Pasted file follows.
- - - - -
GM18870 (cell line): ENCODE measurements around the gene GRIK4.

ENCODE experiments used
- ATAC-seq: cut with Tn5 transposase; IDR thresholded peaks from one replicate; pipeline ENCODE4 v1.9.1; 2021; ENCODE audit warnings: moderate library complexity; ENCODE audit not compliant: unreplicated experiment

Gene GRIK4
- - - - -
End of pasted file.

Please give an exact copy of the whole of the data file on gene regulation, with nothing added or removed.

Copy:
GM18870 (cell line): ENCODE measurements around the gene GRIK4.

ENCODE experiments used
- ATAC-seq: cut with Tn5 transposase; IDR thresholded peaks from one replicate; pipeline ENCODE4 v1.9.1; 2021; ENCODE audit warnings: moderate library complexity; ENCODE audit not compliant: unreplicated experiment

Gene GRIK4